Grow Your Dinner
Fleet Farming helps Floridians eat locally, right from their front yard
Words by Michelle Ferrand
When you walk into your local grocery store, it’s not surprising to find a variety of fruits and vegetables such as tomatoes, avocados, carrots, and strawberries, all year long. However, more often than not, there’s nrothing local about them. But what’s the alternative—growing your own produce? For one Orlando-based nonprofit, that’s exactly the answer.
Fleet Farming is an urban agriculture program that aims to increase local food accessibility by transforming front lawns and other outside spaces into edible gardens and microfarms. The program began, partly, when Fleet Farming’s parent nonprofit, IDEAS For Us, noticed an influx of “Costco growers” at local farmers markets.
“Costco growers are people who buy from big suppliers and resell imported produce at a markup. That’s not what a farmers market is—you’re supposed to be supporting local farmers” said Caroline Chomanics, Fleet Farming’s Program Manager.
Fleet Farming began its microfarms, called Fleet Farmlettes, in the residential neighborhood of Audubon Park. By partnering with home and business owners, they converted outside spaces into thriving farmlettes that produce seasonal fruits and vegetables. Farmlette hosts are also given 20 percent of whatever produce is grown, making it the true farm-to-table experience. The rest is sold at farmers markets or included in Fleet Farming’s Community Supported Agriculture (CSA) program, a weekly vegetable subscription box service that runs all year round. The CSA program also offers produce from other local farmers in the Central Florida area.
Fleet Farming’s small but mighty team of farmers, interns, and volunteers bike to and manage 13 farmlettes. They also host Swarm Rides, a free bimonthly event series in which community members are taught how to grow food by helping out with the farmlettes.
Teaching the community how to take a more active role when it comes to food doesn’t come without a cost. To help sustain its programs and give its farmers a livable wage, Fleet Farming started Edible Landscapes, a paid edible garden service. With Edible Landscapes, various options are offered to make it easy and manageable to grow your own food. Depending on the space, Fleet Farming can help install an aesthetically-pleasing cedar raised-bed in your front lawn, or plant food forests that host tropical fruit trees and long-term crops such as avocados and spinach. For apartment or condo dwellers, Fleet Farming also offers GreenStalk Vertical Gardens, vertical planters with 3 to 5 levels that are easy to transport and don’t require much space. Unlike Farmlette hosts, those with Edible Landscapes keep 100 percent of their food.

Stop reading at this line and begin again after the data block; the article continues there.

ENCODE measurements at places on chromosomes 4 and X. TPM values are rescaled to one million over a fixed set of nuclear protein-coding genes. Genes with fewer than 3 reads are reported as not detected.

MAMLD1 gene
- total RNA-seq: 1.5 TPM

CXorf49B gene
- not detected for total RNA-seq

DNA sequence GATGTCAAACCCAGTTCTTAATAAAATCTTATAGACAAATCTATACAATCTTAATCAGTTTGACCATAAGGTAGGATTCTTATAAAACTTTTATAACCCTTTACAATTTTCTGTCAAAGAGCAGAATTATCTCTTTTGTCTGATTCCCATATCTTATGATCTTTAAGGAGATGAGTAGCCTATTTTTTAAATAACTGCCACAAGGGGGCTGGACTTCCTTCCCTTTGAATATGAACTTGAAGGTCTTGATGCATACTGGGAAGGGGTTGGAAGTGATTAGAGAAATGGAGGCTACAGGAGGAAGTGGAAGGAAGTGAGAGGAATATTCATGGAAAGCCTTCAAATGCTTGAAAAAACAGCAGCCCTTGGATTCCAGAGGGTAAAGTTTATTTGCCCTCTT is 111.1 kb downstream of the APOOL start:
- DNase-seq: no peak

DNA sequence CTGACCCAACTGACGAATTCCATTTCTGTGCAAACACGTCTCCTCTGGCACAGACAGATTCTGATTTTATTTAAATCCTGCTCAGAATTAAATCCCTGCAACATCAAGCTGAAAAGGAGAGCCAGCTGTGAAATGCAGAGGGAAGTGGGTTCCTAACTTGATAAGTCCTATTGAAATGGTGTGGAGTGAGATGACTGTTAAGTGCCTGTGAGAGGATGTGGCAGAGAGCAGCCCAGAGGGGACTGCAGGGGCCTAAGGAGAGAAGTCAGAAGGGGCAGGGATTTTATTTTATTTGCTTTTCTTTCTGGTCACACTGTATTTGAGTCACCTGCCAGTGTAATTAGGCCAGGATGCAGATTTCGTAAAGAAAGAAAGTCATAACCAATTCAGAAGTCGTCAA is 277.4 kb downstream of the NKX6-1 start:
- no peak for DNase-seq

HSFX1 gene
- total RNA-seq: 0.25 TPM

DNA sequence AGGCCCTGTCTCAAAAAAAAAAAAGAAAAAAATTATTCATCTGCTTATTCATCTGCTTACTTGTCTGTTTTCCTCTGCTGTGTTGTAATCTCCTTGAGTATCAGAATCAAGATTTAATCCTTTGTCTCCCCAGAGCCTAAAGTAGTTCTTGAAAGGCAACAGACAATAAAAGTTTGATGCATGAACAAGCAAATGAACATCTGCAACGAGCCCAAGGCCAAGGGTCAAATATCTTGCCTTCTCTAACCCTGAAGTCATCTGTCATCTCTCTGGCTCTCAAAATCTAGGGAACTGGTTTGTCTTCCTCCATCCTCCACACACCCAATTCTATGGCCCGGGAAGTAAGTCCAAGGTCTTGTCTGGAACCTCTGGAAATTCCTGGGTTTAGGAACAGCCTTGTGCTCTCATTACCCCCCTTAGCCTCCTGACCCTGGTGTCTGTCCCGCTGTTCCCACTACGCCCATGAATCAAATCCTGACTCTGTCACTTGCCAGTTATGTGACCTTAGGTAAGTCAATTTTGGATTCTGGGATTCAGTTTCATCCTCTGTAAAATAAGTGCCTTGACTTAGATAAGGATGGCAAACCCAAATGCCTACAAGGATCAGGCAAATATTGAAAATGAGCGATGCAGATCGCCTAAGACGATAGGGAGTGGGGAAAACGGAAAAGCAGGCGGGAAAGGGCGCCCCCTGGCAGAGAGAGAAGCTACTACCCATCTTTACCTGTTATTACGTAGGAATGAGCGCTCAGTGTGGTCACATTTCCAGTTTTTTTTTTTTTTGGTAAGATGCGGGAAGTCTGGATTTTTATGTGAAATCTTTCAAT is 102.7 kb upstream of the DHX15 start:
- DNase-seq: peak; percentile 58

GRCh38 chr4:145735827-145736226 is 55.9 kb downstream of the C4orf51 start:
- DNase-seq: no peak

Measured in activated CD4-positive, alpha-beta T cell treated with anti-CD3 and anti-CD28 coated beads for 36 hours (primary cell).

“The whole purpose is so we can empower people to eat from their own gardens,” said Chomanics. If anyone needs extra help, “We do offer a monthly maintenance program if they need help, as well as online resources on our website.”
An edible garden doesn’t only positively alter people’s relationship with food—it decreases the overconsumption of water and pesticides too. According to the EPA, water for landscape irrigation totals nearly nine billion gallons per day. Pesticides can be harmful to the soil, to surrounding animals, and to the general biodiversity of an area. Fleet Farming doesn’t use any synthetic pesticides or fertilizer in any of its microfarms or gardens.
With a vision for a “healthier, more connected world in harmony with people and planet,” Fleet Farming manages over 18 community gardens created in low-income housing developments, women rehabilitation centers, and other important community-oriented groups. It also sponsors school gardens in elementary schools, where it educates and engages kids early on about food and their connection to the planet.
“Food affects every single person, whether we are aware or not. To have this type of education at a young age can hopefully inspire the next generation of food providers.”
Fleet Farming previously managed a Farmlette in Orlando’s Parramore neighborhood, which is considered a low-income food desert. A food desert is an area that has limited or no access to affordable and nutritious foods. The Farmlette is now managed by Infinite Zion Farms, a black-owned farmer collective that also serves other low-income food desert neighborhoods. It also offers a vegetable subscription box to the community. For those living in Parramore, the box is only $5 a week and Supplemental Nutrition Assistance Program Electronic Benefits Transfer (SNAP EBT) cards are accepted.
Ultimately, the goal isn’t to have a Fleet Farming franchise in every city or state but to influence people to start their own urban farming/agriculture program. While the average age of the American farmer is 65, Fleet Farming thinks the next generation can change that. In its own internship program, over 50 interns have been hired within the “green industry.”
“More people are wanting to do good and go beyond attending farmers markets,” said Chomanics. “We’ve seen a lot more farmers pop up since we’ve started. We are starting to see our food system become even more local and resilient. It’s been an incredible journey, and it’s not even over.”